‘Too much democracy’ hampers progress, says Dr M
KUALA LUMPUR, June 11 — Democracy only works when the people understand its limitations, former prime minister Tun Dr Mahathir Mohamad has said.
He said democracy would not bring the goodness that it promised when people thought only of the freedoms of democracy and knew nothing of the implied responsibilities.
“Instead, it will result only in instability, and instability will not permit development to take place and the people to enjoy the benefits of freedom and the rights that democracy promises,” he said.
Dr Mahathir, who was Malaysia’s prime minister for 22 years before stepping down in 2003, said this in his keynote lecture at the University of Santo Tomas’ (UST) special convocation in the Philippine capital, Manila.
He was conferred with an honorary professorship by the university. The honour is bestowed on distinguished foreign individuals who have achieved exceptional distinction in their respective fields of expertise.
Previous recipients include a Nobel laureate in chemistry and a chancellor from the Vatican, according to a statement from the Foreign Ministry.
In his speech, the text of which was made available to the media here, Dr Mahathir spoke at length about the possible setbacks of democracy as he referred to a country which had been unable to progress because of what he described as “too much democracy”.
“No sooner is a government elected when the losers would hold demonstrations and general strikes, accusing the government of malpractices.
“The government has to deal with these disruptions and neglect the work of governing and development that it is expected to carry out. The disruption could be so serious as to force the government to resign,” he said without naming the country in question.
Dr Mahathir said no doubt democracy was being practised by this particular country but he questioned whether this was really what democracy was all about, posing the question, “Is democracy the end or the means?”
Noting that Malaysia was not a liberal democracy, he said democracy was viewed principally as providing an “easy way” to change governments.
“No revolution, no civil wars, no Arab spring. Just vote and the government will be brought down or re-elected according to the wishes of the people,” Dr Mahathir said.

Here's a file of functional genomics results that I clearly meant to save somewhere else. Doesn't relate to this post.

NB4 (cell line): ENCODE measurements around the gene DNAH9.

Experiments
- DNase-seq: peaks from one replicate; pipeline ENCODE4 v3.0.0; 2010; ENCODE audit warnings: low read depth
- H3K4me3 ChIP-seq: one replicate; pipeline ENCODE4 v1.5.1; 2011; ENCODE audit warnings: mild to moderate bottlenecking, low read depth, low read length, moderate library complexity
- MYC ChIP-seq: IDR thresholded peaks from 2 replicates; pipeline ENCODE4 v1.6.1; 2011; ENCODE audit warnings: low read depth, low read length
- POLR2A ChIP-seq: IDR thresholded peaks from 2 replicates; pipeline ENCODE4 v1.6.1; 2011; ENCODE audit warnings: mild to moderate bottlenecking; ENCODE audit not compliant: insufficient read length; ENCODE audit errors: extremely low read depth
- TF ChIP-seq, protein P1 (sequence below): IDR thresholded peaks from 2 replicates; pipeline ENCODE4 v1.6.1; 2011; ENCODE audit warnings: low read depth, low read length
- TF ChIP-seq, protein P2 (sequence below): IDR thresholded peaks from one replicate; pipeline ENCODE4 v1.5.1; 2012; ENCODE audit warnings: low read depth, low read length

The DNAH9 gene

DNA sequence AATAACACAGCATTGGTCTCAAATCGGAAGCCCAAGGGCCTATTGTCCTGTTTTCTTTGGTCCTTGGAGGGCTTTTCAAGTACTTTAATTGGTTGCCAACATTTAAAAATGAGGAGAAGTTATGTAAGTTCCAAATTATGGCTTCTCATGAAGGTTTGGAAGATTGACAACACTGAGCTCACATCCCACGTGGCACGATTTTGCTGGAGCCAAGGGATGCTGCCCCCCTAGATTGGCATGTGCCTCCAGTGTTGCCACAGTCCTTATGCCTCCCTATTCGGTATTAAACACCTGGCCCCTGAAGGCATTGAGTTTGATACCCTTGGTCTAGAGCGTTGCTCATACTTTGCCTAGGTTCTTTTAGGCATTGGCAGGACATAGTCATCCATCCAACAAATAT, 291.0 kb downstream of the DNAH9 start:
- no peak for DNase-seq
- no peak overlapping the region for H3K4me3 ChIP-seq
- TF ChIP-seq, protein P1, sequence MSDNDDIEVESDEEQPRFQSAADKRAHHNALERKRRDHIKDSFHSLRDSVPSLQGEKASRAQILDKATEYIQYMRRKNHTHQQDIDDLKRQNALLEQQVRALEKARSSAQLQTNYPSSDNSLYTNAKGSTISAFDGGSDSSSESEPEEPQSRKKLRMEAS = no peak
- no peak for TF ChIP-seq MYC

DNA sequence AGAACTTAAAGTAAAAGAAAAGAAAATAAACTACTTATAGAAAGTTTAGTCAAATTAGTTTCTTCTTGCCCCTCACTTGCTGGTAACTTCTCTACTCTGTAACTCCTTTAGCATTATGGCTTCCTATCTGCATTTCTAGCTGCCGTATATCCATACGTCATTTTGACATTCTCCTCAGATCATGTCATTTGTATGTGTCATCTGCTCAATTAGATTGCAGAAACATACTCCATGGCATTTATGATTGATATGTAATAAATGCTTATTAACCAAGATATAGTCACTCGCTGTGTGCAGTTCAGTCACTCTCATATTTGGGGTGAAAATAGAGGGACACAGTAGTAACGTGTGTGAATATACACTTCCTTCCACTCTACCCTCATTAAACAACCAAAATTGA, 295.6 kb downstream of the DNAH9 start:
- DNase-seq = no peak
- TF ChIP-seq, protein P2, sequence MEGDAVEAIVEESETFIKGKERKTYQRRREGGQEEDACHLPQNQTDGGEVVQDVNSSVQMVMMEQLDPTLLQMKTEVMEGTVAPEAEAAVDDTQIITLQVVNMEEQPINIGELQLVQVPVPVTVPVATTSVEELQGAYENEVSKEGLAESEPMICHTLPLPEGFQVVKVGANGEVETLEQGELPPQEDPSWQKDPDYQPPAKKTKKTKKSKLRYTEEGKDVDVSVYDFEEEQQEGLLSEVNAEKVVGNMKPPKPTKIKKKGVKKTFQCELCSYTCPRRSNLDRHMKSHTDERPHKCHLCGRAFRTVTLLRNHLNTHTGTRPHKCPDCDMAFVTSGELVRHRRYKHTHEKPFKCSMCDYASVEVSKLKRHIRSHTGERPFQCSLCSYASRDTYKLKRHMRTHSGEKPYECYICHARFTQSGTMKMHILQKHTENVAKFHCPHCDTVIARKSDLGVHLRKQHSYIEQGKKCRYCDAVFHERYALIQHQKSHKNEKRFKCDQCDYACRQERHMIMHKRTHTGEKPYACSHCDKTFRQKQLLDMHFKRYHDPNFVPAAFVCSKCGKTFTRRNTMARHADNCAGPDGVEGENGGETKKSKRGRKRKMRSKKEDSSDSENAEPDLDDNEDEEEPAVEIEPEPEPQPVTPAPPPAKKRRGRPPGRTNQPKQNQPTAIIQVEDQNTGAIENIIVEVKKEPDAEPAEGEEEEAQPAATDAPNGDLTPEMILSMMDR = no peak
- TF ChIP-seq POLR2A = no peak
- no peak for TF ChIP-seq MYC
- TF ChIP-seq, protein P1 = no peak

He drove home the point that in the Malaysian elections, candidates from opposition parties could win and they had indeed captured a number of state governments.
On leadership, Dr Mahathir said it must not be corrupt and need vision about the development of the country.
“A leader is as good as the ideas that he has. To bring prosperity to the country, he must know what policies to adopt and what strategies to employ,” he said.
Turning to the economy, Dr Mahathir, who has been courted by Yemen to be its special economic advisor, said he believed that in this troubled economic climate, Asean should co-operate more productively and make use of its market of half a billion people.
“Really the countries of Southeast Asia have great potential for growth, prosperity and empowerment. All we need is people and leaders who love their country and people more than they love themselves,” he concluded.
The Foreign Ministry said Dr Mahathir and his wife, Tun Dr Siti Hasmah Mohd Ali, were received on arrival in Manila yesterday by the Malaysian envoy to the Philippines, Datuk Seri Dr Ibrahim Saad, and other embassy officials.
Dr Mahathir attended a gathering with the Malaysian community as well as delivered a keynote speech on “Nation Building and Economic Development” at a dinner organised by the Asia Society at a leading hotel there. — Bernama